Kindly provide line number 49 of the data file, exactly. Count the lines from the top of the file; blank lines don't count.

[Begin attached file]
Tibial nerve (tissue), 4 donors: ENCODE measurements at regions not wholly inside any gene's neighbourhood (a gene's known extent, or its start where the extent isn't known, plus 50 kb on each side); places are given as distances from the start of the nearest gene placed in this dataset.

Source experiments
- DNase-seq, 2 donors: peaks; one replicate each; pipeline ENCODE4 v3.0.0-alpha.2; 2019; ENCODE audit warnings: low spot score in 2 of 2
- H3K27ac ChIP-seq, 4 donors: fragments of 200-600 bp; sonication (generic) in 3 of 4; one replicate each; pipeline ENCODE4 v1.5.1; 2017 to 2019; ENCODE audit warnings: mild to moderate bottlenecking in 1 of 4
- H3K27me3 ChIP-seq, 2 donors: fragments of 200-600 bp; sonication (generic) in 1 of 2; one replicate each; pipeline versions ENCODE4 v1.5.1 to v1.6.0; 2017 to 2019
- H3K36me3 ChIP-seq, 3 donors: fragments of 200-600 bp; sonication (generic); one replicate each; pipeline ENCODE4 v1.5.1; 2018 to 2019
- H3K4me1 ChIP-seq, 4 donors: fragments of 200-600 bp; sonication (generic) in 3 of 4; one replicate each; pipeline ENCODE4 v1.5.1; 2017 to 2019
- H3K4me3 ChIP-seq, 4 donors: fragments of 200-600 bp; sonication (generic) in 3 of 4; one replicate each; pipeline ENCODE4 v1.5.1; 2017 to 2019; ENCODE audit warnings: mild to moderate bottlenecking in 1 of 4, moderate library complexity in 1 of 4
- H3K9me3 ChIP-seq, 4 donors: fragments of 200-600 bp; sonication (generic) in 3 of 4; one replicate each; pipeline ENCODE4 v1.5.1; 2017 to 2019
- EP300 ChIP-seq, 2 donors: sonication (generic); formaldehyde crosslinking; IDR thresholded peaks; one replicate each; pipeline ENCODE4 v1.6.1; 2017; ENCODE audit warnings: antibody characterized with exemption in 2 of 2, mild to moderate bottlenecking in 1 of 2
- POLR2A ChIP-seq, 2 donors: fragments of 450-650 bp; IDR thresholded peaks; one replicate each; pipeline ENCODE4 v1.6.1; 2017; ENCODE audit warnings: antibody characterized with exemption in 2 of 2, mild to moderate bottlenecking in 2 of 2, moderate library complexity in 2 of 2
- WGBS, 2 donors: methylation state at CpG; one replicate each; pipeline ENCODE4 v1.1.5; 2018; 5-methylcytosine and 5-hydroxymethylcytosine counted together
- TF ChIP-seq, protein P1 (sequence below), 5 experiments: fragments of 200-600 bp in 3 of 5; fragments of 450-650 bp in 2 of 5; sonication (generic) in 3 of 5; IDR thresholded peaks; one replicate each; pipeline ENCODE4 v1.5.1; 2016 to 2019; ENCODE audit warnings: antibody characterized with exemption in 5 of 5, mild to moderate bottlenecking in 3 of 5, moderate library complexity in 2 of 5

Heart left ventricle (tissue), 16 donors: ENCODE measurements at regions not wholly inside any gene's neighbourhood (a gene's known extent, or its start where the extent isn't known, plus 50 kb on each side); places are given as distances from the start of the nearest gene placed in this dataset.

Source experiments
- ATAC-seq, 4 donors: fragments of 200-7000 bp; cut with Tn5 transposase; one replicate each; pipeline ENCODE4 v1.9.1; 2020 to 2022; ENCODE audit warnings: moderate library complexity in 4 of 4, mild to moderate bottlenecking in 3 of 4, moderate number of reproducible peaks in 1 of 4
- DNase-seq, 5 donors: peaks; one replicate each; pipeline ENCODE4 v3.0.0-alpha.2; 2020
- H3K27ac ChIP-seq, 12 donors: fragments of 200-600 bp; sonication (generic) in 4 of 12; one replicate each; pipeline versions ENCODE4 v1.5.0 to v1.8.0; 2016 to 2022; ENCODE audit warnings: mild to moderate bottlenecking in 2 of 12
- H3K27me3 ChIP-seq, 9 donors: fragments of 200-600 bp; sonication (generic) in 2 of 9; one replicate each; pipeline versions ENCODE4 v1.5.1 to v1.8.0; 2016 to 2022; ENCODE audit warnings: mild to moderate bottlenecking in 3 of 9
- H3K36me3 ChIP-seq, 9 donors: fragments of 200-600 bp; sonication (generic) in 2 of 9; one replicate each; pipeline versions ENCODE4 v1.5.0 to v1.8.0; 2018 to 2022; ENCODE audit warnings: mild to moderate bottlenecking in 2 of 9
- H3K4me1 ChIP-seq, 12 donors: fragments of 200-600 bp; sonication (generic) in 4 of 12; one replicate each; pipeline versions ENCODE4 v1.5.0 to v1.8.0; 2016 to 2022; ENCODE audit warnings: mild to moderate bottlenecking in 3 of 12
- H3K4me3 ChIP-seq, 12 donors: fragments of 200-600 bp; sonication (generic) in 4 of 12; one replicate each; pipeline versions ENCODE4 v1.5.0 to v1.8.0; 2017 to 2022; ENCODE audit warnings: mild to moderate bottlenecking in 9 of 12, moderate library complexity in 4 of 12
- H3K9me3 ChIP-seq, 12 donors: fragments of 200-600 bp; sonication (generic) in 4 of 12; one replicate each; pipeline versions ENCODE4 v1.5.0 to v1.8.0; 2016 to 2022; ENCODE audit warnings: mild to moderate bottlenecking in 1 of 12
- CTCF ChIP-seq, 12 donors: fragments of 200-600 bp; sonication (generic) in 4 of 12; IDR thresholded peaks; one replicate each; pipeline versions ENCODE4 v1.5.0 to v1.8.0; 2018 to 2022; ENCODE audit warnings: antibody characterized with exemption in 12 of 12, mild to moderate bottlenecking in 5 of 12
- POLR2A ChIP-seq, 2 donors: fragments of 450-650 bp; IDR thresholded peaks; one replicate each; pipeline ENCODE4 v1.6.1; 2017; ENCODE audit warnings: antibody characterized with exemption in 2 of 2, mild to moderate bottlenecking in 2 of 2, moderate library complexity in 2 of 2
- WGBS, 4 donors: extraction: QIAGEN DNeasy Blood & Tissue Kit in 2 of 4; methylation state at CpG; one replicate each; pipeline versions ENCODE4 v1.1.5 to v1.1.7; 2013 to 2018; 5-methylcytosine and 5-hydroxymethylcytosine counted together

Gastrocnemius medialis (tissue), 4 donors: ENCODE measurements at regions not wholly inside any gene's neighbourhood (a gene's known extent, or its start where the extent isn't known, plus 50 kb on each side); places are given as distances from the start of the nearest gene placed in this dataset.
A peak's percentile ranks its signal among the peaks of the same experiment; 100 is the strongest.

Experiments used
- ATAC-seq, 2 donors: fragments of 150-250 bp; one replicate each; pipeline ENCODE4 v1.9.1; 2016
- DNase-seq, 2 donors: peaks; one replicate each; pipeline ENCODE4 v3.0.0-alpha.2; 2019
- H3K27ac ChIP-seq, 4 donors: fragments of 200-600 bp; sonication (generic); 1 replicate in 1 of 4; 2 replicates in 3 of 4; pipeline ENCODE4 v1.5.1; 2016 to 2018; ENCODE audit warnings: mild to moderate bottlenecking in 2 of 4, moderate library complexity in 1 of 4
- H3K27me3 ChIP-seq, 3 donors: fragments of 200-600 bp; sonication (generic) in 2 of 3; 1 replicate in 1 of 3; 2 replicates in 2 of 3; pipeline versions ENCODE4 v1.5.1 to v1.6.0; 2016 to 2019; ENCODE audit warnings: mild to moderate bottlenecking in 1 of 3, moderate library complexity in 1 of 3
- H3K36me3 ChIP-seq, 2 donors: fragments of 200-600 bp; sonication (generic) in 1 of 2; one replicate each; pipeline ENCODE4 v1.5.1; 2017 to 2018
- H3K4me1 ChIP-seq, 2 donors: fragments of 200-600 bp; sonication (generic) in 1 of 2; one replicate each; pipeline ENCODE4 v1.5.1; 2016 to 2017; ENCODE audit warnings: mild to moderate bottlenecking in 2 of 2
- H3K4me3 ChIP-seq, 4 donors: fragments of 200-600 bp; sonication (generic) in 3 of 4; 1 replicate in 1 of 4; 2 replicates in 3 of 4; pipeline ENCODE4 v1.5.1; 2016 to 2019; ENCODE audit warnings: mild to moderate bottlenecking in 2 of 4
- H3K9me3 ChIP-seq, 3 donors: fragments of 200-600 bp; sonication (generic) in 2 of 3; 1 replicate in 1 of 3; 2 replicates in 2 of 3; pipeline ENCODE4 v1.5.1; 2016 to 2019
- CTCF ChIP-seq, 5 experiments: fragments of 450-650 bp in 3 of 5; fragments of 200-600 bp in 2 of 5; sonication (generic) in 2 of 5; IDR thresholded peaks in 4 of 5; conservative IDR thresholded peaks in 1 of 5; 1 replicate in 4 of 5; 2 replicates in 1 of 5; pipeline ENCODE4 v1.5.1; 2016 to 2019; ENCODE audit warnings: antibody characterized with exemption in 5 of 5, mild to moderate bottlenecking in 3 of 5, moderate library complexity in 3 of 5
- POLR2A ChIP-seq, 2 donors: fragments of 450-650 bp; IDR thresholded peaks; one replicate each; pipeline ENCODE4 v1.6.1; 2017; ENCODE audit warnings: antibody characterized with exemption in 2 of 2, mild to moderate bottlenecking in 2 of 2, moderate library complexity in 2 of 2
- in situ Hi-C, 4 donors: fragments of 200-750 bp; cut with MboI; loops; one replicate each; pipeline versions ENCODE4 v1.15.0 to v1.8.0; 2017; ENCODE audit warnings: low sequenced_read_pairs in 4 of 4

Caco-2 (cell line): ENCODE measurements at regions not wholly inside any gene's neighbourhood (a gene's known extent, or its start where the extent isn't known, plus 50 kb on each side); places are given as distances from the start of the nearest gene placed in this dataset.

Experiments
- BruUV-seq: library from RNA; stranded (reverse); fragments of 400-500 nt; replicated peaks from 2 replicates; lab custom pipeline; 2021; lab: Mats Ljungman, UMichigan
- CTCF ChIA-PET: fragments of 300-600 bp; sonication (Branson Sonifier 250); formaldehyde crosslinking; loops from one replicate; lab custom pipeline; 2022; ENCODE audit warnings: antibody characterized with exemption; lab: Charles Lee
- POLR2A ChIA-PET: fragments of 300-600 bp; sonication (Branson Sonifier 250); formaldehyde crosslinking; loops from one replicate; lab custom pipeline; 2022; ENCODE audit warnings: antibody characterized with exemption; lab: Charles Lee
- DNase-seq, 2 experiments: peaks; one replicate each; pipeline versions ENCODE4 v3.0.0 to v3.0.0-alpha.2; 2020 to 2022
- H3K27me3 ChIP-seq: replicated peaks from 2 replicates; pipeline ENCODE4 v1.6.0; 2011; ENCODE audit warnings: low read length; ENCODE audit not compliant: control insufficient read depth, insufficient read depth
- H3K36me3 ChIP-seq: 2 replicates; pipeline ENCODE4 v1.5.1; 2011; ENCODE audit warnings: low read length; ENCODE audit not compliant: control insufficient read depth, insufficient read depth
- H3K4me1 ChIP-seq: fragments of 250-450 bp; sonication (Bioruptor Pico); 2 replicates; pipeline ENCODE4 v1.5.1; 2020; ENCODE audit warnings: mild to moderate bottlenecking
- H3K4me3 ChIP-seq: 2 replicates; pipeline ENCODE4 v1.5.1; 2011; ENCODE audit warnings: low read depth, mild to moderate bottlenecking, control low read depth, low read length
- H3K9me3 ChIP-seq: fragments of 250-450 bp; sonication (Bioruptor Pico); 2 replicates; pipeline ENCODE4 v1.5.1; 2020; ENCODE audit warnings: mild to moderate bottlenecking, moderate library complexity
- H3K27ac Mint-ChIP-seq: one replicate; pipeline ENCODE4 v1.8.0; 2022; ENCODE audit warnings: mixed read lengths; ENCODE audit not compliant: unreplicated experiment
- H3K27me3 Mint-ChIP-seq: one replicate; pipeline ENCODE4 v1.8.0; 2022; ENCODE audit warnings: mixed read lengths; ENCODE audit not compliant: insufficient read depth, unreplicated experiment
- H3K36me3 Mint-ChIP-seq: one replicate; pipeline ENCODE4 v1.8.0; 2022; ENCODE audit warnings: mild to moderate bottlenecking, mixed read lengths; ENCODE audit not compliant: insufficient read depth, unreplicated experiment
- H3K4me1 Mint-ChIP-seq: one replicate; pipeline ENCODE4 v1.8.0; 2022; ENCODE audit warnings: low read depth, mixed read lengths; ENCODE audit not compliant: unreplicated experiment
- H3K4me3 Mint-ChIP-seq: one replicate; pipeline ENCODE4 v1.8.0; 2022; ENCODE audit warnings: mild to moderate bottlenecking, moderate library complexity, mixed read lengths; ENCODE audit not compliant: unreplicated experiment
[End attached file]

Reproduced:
- H3K4me1 ChIP-seq: fragments of 250-450 bp; sonication (Bioruptor Pico); 2 replicates; pipeline ENCODE4 v1.5.1; 2020; ENCODE audit warnings: mild to moderate bottlenecking